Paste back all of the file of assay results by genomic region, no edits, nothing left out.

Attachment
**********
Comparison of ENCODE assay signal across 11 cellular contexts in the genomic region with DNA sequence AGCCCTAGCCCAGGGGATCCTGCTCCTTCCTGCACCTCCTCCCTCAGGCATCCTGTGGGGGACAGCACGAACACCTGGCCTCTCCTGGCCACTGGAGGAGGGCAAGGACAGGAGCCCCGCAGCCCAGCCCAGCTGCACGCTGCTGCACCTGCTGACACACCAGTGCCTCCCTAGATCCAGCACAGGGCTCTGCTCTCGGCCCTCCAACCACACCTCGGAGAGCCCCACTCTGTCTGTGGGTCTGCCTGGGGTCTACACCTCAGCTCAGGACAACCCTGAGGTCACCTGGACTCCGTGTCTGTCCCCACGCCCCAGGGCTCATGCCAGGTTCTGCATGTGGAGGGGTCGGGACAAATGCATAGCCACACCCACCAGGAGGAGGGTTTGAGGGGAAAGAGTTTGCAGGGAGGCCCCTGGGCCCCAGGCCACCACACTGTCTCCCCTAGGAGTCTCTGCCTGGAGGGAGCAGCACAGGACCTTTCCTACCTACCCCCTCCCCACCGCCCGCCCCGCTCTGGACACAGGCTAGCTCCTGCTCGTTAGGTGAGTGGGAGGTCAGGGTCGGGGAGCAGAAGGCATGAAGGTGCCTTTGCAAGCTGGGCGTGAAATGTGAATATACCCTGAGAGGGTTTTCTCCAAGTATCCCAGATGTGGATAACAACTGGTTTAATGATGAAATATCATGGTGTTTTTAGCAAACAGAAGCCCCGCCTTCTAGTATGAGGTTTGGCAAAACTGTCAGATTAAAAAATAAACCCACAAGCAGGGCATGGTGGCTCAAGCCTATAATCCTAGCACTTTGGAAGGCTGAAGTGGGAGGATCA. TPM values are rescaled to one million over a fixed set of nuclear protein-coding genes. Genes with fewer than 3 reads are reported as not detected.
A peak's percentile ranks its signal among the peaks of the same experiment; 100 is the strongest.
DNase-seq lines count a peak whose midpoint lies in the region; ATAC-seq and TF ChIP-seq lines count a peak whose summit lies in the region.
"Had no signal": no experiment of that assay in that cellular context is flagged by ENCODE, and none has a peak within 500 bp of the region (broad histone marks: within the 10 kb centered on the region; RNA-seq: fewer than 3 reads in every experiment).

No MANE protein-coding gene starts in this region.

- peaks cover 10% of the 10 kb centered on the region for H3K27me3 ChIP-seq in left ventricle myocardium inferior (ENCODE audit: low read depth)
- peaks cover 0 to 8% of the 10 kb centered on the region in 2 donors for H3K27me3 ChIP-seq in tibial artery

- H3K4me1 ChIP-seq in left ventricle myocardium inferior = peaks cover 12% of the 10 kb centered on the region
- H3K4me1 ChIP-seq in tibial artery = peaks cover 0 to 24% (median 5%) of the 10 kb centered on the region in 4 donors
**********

Comparison of ENCODE assay signal across 11 cellular contexts in the genomic region with DNA sequence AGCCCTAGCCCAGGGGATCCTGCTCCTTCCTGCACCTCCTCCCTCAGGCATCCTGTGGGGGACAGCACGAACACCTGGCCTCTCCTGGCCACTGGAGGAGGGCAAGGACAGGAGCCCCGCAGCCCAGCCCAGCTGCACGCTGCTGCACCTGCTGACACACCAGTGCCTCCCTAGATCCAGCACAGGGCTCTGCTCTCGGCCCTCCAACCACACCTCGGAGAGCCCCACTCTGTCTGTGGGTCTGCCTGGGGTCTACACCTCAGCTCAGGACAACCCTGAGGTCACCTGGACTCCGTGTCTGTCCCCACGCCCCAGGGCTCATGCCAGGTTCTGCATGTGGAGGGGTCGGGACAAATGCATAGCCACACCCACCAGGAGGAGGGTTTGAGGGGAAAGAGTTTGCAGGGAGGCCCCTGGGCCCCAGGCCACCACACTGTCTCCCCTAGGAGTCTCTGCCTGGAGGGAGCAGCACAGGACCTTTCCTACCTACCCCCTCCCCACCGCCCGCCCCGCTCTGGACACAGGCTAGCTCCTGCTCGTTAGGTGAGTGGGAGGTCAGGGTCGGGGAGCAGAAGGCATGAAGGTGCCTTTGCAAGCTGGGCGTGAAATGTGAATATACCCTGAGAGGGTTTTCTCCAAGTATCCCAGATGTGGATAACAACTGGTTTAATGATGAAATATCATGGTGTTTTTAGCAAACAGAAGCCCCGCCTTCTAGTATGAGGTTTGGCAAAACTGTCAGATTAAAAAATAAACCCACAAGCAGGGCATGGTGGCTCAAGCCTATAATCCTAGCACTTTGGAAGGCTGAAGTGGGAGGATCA. TPM values are rescaled to one million over a fixed set of nuclear protein-coding genes. Genes with fewer than 3 reads are reported as not detected.
A peak's percentile ranks its signal among the peaks of the same experiment; 100 is the strongest.
DNase-seq lines count a peak whose midpoint lies in the region; ATAC-seq and TF ChIP-seq lines count a peak whose summit lies in the region.
"Had no signal": no experiment of that assay in that cellular context is flagged by ENCODE, and none has a peak within 500 bp of the region (broad histone marks: within the 10 kb centered on the region; RNA-seq: fewer than 3 reads in every experiment).

No MANE protein-coding gene starts in this region.

- peaks cover 10% of the 10 kb centered on the region for H3K27me3 ChIP-seq in left ventricle myocardium inferior (ENCODE audit: low read depth)
- peaks cover 0 to 8% of the 10 kb centered on the region in 2 donors for H3K27me3 ChIP-seq in tibial artery

- H3K4me1 ChIP-seq in left ventricle myocardium inferior = peaks cover 12% of the 10 kb centered on the region
- H3K4me1 ChIP-seq in tibial artery = peaks cover 0 to 24% (median 5%) of the 10 kb centered on the region in 4 donors